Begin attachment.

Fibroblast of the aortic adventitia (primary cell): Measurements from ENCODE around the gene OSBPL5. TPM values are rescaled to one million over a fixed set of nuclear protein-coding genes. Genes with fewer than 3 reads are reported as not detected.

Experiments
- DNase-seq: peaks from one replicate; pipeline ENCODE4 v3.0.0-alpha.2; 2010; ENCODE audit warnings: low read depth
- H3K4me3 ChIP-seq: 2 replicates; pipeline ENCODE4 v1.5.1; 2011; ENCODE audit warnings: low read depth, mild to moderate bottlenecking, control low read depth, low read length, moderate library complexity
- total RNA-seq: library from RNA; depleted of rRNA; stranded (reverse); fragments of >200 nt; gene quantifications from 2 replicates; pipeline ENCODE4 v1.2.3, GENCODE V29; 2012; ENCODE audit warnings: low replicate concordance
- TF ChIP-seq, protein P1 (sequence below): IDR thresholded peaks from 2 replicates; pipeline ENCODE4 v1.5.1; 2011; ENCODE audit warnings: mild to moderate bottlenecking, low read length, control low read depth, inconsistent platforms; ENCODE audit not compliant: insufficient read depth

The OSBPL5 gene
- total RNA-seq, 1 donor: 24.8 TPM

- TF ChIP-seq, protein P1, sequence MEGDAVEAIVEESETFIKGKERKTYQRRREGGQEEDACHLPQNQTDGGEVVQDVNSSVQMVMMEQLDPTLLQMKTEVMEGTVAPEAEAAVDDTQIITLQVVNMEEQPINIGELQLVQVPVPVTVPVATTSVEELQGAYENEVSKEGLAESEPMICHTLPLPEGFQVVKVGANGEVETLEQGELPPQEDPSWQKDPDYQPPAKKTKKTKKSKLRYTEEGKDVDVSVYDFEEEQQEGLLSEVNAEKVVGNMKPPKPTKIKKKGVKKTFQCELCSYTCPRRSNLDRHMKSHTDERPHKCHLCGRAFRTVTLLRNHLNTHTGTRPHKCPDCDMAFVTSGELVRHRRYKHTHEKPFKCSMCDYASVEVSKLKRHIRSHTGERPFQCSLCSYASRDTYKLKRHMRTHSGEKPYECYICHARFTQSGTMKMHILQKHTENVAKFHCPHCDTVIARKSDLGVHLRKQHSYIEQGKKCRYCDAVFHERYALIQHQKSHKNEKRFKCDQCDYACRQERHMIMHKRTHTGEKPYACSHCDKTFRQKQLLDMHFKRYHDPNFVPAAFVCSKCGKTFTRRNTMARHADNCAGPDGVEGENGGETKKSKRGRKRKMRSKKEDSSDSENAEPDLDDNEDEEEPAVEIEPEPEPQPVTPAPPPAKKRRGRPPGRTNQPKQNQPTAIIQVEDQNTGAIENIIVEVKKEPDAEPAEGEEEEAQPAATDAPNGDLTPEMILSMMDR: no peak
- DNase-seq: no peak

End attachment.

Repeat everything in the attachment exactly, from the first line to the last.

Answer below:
Fibroblast of the aortic adventitia (primary cell): Measurements from ENCODE around the gene OSBPL5. TPM values are rescaled to one million over a fixed set of nuclear protein-coding genes. Genes with fewer than 3 reads are reported as not detected.

Experiments
- DNase-seq: peaks from one replicate; pipeline ENCODE4 v3.0.0-alpha.2; 2010; ENCODE audit warnings: low read depth
- H3K4me3 ChIP-seq: 2 replicates; pipeline ENCODE4 v1.5.1; 2011; ENCODE audit warnings: low read depth, mild to moderate bottlenecking, control low read depth, low read length, moderate library complexity
- total RNA-seq: library from RNA; depleted of rRNA; stranded (reverse); fragments of >200 nt; gene quantifications from 2 replicates; pipeline ENCODE4 v1.2.3, GENCODE V29; 2012; ENCODE audit warnings: low replicate concordance
- TF ChIP-seq, protein P1 (sequence below): IDR thresholded peaks from 2 replicates; pipeline ENCODE4 v1.5.1; 2011; ENCODE audit warnings: mild to moderate bottlenecking, low read length, control low read depth, inconsistent platforms; ENCODE audit not compliant: insufficient read depth

The OSBPL5 gene
- total RNA-seq, 1 donor: 24.8 TPM

- TF ChIP-seq, protein P1, sequence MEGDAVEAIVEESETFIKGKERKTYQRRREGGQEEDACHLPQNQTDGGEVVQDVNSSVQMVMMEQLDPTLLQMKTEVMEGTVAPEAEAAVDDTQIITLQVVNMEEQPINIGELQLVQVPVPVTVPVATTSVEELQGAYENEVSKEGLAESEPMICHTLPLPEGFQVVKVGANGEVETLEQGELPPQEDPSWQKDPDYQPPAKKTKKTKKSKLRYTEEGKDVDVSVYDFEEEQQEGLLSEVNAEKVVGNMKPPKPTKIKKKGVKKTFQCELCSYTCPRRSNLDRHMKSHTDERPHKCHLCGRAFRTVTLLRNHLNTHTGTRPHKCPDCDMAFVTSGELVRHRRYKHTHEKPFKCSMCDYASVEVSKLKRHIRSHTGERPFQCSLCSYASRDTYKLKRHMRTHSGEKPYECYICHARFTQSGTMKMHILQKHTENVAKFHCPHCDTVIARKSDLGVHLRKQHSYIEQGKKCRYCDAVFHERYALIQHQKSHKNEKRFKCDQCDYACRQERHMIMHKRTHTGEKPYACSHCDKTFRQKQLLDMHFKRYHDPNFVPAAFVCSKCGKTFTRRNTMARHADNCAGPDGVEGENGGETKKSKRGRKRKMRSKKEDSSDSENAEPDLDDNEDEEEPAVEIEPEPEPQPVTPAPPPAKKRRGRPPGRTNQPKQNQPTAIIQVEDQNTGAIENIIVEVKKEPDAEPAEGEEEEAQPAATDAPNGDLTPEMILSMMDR: no peak
- DNase-seq: no peak